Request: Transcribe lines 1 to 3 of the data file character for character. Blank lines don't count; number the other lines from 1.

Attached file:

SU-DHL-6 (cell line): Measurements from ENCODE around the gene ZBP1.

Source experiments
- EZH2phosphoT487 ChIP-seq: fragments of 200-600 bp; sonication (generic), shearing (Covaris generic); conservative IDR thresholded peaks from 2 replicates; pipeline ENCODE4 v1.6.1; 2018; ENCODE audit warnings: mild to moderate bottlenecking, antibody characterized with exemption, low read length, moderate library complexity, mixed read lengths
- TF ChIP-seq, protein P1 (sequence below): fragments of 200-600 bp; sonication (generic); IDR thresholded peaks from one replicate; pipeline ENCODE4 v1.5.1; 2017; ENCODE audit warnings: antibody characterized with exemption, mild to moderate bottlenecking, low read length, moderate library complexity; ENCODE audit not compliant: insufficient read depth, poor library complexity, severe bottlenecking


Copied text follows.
SU-DHL-6 (cell line): Measurements from ENCODE around the gene ZBP1.

Source experiments
- EZH2phosphoT487 ChIP-seq: fragments of 200-600 bp; sonication (generic), shearing (Covaris generic); conservative IDR thresholded peaks from 2 replicates; pipeline ENCODE4 v1.6.1; 2018; ENCODE audit warnings: mild to moderate bottlenecking, antibody characterized with exemption, low read length, moderate library complexity, mixed read lengths